Press Release

A Historic Super Bowl: John Adams and Benjamin Franklin Join the Competition


There are many bets being placed on this weekend’s match-up between the New England Patriots and the Philadelphia Eagles, but there is only one that involves John Adams, Benjamin Franklin, and the two oldest learned societies in America.

The Super Bowl has inspired a wager between Robert Hauser, the executive officer of the American Philosophical Society (APS), based in Philadelphia and founded in 1743 by Benjamin Franklin, and Jonathan Fanton, the president of the Cambridge, Massachusetts-based American Academy of Arts and Sciences founded in 1780 by John Adams and others.

If the Patriots are triumphant, then the APS will loan its original copy of Volume 1 of John Adams' A Defence of the Constitutions of Government of the United States of America (1787) for display at the American Academy.

If the Eagles emerge victorious, then the American Academy will loan APS a bound manuscript of Benjamin Franklin’s Experiments and Observations on Electricity, published in 1751.

“Our support for the Patriots runs deep, not only because we have been in New England for more than 230 years but also because Patriots owner Robert Kraft is a member of our Academy,” said Jonathan Fanton.

"Ben Franklin escaped from Boston for Philadelphia at the age of 17, and, were he still around to celebrate this 275th year of the Society that he founded, I'm sure he would be rooting for our Eagles," said Robert Hauser.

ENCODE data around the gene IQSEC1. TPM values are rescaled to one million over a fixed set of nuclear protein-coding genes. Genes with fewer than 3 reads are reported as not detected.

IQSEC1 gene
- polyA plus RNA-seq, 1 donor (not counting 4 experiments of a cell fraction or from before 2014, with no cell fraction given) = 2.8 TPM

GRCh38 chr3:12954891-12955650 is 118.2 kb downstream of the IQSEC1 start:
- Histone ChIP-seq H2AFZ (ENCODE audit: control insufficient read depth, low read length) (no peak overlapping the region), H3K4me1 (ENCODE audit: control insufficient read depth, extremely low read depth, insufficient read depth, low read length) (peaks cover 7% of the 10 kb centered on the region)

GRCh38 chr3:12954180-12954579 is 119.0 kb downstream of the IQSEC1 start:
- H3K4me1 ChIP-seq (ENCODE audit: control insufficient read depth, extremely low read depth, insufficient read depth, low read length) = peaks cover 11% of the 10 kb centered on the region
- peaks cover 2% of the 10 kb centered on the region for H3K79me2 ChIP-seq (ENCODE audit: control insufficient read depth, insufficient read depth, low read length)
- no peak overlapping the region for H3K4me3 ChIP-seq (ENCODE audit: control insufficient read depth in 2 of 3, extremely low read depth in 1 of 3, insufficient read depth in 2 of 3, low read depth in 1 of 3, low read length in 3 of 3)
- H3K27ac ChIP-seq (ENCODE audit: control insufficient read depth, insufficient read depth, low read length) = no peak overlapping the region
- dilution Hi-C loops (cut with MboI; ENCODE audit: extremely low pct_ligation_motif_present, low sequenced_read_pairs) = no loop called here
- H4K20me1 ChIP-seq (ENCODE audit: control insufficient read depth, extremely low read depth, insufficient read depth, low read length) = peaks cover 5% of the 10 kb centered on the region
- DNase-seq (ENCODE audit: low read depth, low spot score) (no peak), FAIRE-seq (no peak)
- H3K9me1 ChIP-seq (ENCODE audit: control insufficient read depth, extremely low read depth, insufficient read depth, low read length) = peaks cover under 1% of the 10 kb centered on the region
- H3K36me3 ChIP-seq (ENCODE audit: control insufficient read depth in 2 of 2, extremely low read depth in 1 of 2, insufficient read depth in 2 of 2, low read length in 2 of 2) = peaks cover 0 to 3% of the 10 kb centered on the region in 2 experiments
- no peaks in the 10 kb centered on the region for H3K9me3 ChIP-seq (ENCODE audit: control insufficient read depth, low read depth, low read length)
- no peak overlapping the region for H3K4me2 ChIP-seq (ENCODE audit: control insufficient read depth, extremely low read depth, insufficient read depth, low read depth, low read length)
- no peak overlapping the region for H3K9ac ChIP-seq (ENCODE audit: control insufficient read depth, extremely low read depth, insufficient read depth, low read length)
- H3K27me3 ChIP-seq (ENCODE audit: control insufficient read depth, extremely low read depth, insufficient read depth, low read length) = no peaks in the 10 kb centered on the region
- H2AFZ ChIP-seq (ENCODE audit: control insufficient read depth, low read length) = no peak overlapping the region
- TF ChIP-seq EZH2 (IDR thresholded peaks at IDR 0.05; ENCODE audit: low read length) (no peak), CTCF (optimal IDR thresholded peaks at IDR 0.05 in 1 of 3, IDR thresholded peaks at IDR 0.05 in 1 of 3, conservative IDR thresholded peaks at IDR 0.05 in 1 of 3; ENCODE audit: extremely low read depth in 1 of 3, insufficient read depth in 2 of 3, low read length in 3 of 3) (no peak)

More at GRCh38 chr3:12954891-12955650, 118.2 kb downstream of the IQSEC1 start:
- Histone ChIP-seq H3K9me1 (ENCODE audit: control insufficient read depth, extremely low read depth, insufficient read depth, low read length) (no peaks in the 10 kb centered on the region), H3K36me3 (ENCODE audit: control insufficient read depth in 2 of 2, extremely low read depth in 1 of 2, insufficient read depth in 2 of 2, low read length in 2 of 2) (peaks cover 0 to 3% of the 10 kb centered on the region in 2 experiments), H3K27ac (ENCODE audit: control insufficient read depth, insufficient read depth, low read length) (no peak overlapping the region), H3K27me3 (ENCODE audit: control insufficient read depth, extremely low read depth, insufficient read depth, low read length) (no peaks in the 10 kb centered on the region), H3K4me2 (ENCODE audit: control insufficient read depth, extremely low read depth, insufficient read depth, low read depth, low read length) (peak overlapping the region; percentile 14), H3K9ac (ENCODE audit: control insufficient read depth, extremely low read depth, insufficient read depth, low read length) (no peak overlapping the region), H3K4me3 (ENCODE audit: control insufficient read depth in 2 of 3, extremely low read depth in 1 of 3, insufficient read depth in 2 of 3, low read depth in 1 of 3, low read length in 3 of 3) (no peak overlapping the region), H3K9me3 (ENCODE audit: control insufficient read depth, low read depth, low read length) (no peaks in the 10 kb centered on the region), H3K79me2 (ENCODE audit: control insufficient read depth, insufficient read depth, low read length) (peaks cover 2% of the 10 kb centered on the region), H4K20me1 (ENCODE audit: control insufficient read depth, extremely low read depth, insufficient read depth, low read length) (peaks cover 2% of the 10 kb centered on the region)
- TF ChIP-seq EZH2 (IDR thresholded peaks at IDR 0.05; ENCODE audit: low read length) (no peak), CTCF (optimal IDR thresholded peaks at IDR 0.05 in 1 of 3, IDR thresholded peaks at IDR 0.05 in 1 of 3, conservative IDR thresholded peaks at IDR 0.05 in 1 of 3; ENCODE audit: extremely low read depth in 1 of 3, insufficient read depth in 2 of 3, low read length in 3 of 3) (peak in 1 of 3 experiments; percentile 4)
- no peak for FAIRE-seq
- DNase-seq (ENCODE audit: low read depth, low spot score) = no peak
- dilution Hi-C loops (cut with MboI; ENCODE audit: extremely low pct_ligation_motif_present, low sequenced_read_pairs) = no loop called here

History will be made at Super Bowl LII. History will also be shared.


American Philosophical Society American Academy of Arts and Sciences
The original copy of Volume 1 of John Adams' A Defence of the Constitutions of Government of the United States of America. APS Curator of Printed Materials, David Gary, says, "The story is that Adams sent two copies of A Defence to Franklin in early 1787. In a letter of thanks that Franklin wrote to Adams on May 18, 1787 (at the Massachusetts Historical Society), Franklin noted one copy was for himself and the other for the APS. This was only Vol. 1 of the 3 volumes, which was published 1787-1788. We do have the 2nd and 3rd volumes, but they were sent by Adams's son Thomas Boylston Adams in 1802. So Adams gifted the first volume directly to the APS, but it was presented to APS through Franklin. The APS minute book for 1787 shows Franklin delivered it on May 18, 1787 (photo attached). On one of the front free endpapers, Adams wrote ‘The American Philosophical Society at / Philadelphia from the Author.’” A bound manuscript containing copies of letters later published as Experiments and Observations on Electricity, Made at Philadelphia in America, by Mr. Benjamin Franklin, and Communicated in several Letters to Mr. P. Collinson, of London, F.R.S. (1751). In the summer of 1750, Franklin had handwritten copies prepared for James Bowdoin of Massachusetts, a like-minded amateur scientist and statesman who had recently visited him in Philadelphia. Franklin corrected the 155–page manuscript and forwarded it to Bowdoin on October 25, 1750. Bowdoin later became a founding member of the American Academy and served as its first president. The Academy received the manuscript in a bequest from Bowdoin that included the majority of his personal library.